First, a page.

In another embodiment, the centralized load balancing considers aggregated and averaged cell size adjustments by the distributed SON function to derive new desired cell coverage regions.

In yet another embodiment, the centralized SON function also considers handover failure statistics, to derive cell size adjustments that correspond to successful handovers.

Mobility Robustness Optimization

Mobility robustness concerns handover parameter adjustments. Essentially three situations should be avoided.

First, too early handover, meaning that a UE is handed over to a candidate cell too early with a radio link or handover failure as a result. The UE returns soon to the source cell via re-establishment procedures.

Second, too late handover, meaning that the UE is handed over too late to the target cell, so that the link to the source cell breaks before completing the handover.

Third, handover to a wrong cell, meaning that the UE is attempted to be handed over to one target cell but the procedure fails, and soon thereafter the UE re-establishes at another cell. In most cases, it probably would have been better to have handed over the UE to the last target cell directly.

The MRO mechanism may adjust one or more of the following handover parameters controlling the event driven reporting of the UE: Threshold indicating how much stronger a certain candidate cell needs to be before it is reported to the serving cell; Filter coefficient applied to the measurement before evaluation triggers are considered; and Time to trigger meaning the time window within which the triggering condition needs to be continuously met in order to trigger the reporting event in the UE.

For example, a higher ‘too early handover’ ratio than desired can be counter-acted by increasing the threshold, delaying the report event trigger. As another example, a higher ‘handover to wrong cell’ ratio than desired can be counter-acted by increasing the threshold towards the first, unwanted, target cell.

Topics related to MRO include HO Oscillation, Handover Margin and Time-to-Trigger, HO Cause, and RLF Report.

Handover (HO) Oscillation is defined with respect to FIG. 3. If T<Tosc, then the HO is considered to be an oscillation. The oscillation rate can be defined as the ratio between the number of oscillations and the total number of HOs. There is an upper boundary for an acceptable oscillation rate originating from e.g., core network load. Also, the oscillation rate is related to end-user performance. On one hand oscillation are harmful as this induces additional signalling and delays, and on the other hand, oscillations allow the user to be connected to the best cell. This needs to be balanced in order for the end-user to experience the best performance.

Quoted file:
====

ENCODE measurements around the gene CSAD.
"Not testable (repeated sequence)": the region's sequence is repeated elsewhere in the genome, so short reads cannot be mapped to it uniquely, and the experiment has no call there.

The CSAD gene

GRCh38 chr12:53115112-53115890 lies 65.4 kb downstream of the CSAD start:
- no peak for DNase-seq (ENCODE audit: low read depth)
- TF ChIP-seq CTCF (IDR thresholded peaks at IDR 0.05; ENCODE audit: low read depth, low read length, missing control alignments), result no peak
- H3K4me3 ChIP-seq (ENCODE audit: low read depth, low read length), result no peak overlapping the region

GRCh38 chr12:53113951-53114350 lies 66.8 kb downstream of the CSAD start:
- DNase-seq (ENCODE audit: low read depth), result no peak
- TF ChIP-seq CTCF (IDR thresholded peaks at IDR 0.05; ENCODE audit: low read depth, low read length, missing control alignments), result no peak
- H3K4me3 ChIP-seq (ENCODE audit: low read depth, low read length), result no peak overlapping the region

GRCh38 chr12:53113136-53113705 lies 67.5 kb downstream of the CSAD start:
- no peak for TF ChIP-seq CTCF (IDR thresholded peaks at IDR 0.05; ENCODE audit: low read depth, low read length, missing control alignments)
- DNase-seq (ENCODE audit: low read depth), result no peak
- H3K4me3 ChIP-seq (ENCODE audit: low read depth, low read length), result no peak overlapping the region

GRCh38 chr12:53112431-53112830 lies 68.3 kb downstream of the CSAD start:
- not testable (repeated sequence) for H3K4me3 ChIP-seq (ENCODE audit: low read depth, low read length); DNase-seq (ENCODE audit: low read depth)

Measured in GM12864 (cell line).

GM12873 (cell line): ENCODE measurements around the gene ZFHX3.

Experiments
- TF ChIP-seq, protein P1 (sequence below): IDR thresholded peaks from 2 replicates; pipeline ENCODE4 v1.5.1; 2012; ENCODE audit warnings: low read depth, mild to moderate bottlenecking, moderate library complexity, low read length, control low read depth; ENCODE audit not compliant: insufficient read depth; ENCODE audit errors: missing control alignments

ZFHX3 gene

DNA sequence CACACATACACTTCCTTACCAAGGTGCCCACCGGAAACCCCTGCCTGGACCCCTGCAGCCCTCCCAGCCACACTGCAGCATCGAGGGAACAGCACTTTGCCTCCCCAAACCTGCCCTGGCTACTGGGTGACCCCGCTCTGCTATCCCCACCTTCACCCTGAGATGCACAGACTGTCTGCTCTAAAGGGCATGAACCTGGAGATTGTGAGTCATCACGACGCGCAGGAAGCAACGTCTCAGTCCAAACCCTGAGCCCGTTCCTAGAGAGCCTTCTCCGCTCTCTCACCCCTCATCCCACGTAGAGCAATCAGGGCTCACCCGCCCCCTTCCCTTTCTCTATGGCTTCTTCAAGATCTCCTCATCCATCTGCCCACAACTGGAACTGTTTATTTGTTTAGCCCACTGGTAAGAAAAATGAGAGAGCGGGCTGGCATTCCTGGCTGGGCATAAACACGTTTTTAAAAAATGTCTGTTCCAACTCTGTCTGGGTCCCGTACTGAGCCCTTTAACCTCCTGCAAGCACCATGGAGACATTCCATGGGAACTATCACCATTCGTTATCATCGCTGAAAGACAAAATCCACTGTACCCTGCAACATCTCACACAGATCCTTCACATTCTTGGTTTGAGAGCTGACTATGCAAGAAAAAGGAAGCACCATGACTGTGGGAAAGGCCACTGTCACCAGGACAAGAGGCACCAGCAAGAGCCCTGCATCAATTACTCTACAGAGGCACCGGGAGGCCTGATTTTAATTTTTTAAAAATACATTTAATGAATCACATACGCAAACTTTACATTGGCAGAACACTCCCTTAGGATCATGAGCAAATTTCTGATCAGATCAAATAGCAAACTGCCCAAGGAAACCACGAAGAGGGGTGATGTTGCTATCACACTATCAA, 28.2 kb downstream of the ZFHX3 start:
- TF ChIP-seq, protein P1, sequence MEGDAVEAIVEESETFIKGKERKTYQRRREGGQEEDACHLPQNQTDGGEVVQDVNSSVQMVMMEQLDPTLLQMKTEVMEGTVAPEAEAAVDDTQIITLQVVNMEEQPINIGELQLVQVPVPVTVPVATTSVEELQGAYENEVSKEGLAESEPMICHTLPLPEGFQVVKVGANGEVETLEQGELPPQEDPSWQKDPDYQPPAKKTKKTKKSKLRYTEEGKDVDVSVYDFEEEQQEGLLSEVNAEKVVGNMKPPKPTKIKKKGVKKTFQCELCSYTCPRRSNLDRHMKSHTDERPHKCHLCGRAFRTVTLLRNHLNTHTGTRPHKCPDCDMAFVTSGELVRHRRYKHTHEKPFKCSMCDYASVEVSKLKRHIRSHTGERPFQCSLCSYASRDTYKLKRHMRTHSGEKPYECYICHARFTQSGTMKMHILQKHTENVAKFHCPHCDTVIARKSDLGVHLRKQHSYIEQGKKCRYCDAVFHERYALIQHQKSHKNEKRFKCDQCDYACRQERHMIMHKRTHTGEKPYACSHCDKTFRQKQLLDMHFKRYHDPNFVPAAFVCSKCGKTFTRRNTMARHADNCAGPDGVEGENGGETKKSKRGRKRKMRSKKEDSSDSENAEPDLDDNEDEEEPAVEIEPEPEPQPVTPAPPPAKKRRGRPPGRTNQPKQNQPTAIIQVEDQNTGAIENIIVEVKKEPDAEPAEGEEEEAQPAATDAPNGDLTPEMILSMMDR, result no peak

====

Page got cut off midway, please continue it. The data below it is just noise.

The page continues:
The handover margin (HOM) is the difference between the radio quality of the serving cell and the radio quality needed before attempting a handover. The radio quality is measured either using RSRP or RSRQ. See 3GPP TS 36.305 for further information.

The UE triggers the intra-frequency handover procedure by sending an eventA3 report to the eNB. This event occurs when the UE measures that the target cell is better than the serving cell with a margin “HOM.” The UE is configured over RRC when entering a cell, and the HOM is calculated from the following configurable parameters:

    • HOM=Ofs+Ocs+Off−Ofn−Ocn+Hys where
    • Ofs is the frequency specific offset of the serving cell;
    • Ocs is the cell specific offset of the serving cell;
    • Off is the a3-Offset;
    • Ofn is the frequency specific offset of the neighbor cell;
    • Ocn is the cell specific offset of the neighbor cell; and
    • Hys is the hysteresis.

The HOM can thus be changed by modifying one or more of these parameters. For inter-frequency handover, a similar formula is used.

Time-to-trigger is the time period required before triggering a handover attempt. During this time the neighbor cell shall have better radio quality, and then the handover attempt is triggered. These are further explained in 3GPP TS 36.300.

HO Cause is the reason for the handover. Once the serving cell has decided to perform a HO based on measurement reports received from the UE, the source cell performs a HO Request over X2AP, as depicted in FIG. 4 (see 3GPP TS 36.423 for further information). In the HANDOVER REQUEST message, the source eNB must indicate the cause of the HO, which can be, e.g., Handover Desirable for Radio Reasons; Resource Optimisation Handover; or Reduce Load in Serving Cell. Thus the target eNB knows that the HO is due to resource optimization or to reduce the load in the serving cell. A similar signalling can be routed via S1 links and the MME, see S1AP, 3GPP TS 36.413.